Let’s review: So far, we’ve helped our fellow Americans understand how to pronounce a few different foreign automotive brand names, like Audi (“OW-dee”), Porsche (“POR-shuh”), and Jaguar (“JAG-you-are”). You’d think that a name like Lamborghini would be tricky — but most Americans actually get it right, so we won’t bother going into detail about the founding father Ferruccio Lamborghini and his quest to piss off Enzo Ferrari and beat him at his own game, leading to the creation of the company in 1963 (but the history behind it is definitely entertaining, if you’re looking for a Google rabbit hole).
These days, Lamborghini is actually owned by Volkswagen Group through its Audi (say it again with us … OW-deeeee) subsidiary, which is why if you look closely at some Lambo models from 10 years ago, you’ll spot common multimedia systems, switches and controls from Audi models of the same era.
Pronouncing Lamborghini isn’t the difficult part (it’s “LAM-bor-GEE-nee”). But pronouncing some of Lamborghini’s vehicle names can be decidedly tricky. First of all, know that despite Lamborghini being an Italian brand, almost all of the company’s vehicle names are actually Spanish words and proper names. Most of those are either the names of famous Spanish bulls used in bullfighting contests or breeds of bulls used for that purpose. There are a few exceptions to this rule, and we’ll point them out as we go.
Below is a quick rundown on how to pronounce some of Lamborghini’s more popular vehicle names.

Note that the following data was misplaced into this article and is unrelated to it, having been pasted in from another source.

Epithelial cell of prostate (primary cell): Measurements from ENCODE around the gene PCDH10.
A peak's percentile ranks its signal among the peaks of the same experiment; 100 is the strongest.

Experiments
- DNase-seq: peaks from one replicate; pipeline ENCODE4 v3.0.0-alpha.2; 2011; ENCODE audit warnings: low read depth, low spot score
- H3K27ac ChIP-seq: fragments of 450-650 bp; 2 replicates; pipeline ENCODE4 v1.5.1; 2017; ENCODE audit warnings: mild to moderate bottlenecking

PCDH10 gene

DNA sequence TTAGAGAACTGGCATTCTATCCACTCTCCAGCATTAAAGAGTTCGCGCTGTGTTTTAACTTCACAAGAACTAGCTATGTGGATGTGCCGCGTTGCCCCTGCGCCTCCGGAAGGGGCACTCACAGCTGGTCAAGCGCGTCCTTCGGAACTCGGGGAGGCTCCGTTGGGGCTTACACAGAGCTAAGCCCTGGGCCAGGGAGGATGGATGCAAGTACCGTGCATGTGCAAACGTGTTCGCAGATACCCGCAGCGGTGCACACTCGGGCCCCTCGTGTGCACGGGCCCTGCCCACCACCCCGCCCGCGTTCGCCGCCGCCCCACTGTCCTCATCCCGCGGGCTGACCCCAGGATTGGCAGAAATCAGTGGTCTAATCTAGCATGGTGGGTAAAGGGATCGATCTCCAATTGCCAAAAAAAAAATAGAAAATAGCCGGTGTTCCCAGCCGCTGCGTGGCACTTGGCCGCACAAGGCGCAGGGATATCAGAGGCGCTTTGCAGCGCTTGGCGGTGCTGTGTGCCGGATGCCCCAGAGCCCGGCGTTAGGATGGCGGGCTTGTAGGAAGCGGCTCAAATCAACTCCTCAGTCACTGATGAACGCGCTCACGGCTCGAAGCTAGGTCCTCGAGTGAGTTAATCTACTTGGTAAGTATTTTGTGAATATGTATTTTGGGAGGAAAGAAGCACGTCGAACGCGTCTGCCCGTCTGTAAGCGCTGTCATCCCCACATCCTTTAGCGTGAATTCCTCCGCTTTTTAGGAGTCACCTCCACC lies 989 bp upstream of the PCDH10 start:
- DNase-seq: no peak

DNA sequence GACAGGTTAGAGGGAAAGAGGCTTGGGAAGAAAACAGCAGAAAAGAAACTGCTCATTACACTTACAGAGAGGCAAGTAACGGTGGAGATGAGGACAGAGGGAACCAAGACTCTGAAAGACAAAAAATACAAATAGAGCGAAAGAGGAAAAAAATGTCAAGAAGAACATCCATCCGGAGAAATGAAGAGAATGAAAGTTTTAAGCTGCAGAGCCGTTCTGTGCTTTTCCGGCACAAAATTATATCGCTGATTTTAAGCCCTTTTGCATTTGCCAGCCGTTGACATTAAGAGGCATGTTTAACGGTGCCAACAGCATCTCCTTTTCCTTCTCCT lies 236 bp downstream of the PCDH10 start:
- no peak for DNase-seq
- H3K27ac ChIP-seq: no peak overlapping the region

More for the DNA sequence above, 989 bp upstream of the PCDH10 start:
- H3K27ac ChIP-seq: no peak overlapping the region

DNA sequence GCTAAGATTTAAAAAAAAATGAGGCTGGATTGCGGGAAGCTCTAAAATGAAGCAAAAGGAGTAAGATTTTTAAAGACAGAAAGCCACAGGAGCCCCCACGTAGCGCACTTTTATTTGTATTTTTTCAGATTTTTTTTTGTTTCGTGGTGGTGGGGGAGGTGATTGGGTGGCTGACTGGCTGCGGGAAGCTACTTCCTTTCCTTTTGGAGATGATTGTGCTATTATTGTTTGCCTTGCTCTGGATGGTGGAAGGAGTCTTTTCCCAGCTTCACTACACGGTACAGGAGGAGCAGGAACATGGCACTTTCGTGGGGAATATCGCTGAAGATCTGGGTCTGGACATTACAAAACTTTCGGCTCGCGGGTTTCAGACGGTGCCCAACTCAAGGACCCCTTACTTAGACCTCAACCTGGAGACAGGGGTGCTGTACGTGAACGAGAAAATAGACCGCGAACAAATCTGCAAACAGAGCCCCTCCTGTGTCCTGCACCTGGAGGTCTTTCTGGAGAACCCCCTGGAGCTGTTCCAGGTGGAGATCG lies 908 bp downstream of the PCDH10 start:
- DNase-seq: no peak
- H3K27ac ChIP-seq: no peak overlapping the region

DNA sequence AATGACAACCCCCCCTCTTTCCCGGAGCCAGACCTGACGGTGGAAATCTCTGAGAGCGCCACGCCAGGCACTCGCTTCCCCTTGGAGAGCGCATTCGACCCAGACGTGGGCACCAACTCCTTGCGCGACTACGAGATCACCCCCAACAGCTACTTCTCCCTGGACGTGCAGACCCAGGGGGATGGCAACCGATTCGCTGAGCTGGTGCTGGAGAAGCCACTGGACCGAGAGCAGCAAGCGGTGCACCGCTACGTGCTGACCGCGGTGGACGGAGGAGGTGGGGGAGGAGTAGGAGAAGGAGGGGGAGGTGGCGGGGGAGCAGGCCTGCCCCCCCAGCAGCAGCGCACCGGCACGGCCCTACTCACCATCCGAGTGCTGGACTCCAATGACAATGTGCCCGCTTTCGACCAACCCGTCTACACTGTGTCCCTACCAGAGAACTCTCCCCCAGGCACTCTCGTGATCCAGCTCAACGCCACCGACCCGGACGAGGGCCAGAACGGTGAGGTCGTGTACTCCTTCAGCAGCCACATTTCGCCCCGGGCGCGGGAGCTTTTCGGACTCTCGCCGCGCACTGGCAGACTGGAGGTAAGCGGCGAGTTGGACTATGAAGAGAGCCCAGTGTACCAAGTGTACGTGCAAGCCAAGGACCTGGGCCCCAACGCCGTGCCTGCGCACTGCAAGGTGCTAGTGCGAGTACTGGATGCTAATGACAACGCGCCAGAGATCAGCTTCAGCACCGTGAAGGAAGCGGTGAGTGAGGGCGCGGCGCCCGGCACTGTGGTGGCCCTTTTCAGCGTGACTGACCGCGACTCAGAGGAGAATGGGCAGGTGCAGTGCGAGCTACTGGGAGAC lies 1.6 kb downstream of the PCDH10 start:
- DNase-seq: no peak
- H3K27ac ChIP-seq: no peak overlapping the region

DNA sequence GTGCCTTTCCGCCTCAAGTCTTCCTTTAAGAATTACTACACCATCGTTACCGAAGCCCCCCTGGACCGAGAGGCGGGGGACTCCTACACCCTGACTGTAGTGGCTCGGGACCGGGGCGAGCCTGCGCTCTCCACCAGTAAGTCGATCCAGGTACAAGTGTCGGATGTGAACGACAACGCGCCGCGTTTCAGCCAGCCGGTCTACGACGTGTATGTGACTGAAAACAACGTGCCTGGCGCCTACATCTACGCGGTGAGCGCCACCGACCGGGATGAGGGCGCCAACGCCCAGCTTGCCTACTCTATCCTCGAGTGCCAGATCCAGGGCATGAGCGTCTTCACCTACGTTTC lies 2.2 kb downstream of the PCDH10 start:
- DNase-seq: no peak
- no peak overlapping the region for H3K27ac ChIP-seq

Pronounced “moor-SYELL-ago,” it was built from 2001-10 as a successor to the Diablo and named after a bull that survived 24 sword strokes in an 1879 fight in which it performed so admirably, its life was spared. Fun fact: The word “murciélago” actually means “bat” in Spanish.
Pronounced “gah-YAR-doh” and made from 2003-13, the V-10-powered Gallardo is named after a breed of fighting bull. The double “L” in the name is pronounced as a “Y” in Spanish, so it’s not “gah-LAR-doh” … doh!
Pronounced “oo-ra-KAHN,” it replaced the Gallardo for the 2015 model year and is the Spanish word for hurricane. It’s also named after a bull that fought in 1879.
Pronounced “OO-rooss,” Lamborghini’s second SUV (remember the LM002?) is named after a breed that is the wild ancestor of the domestic cattle we know today.
Pronounced “KOON-tosh” and one of the few Lamborghinis that is not named after a bull or breed, it’s actually a derivative of a Piedmontese-dialect word used by those Northern Italian people as an expression of surprise or alarm, or even “Wow!”
More From Cars.com:
- What’s the Right Way to Say Porsche?
- How Do You Pronounce Audi Properly?
- 2019 Lamborghini Urus: Mild-Mannered Looks, Supercar Secret Identity
- Lamborghini Urus: 6 Reasons It’s Ridiculous
- 2018 Lamborghini Huracan Performante Video Review
Of course, there plenty of other cars from Lamborghini’s history that we could look at, all of which use names related to bullfighting (Jalpa, Urraco, Miura, Islero, Jarama, Veneno, Diablo, Reventón), but there are a few that aren’t related to bullfighting at all (Sesto Elemento, Centenario, Sián), yet are still in Spanish.
Got an idea for an automotive-related word, phrase, brand or vehicle that you’d like to know how to properly pronounce? Drop us a line and let us know!
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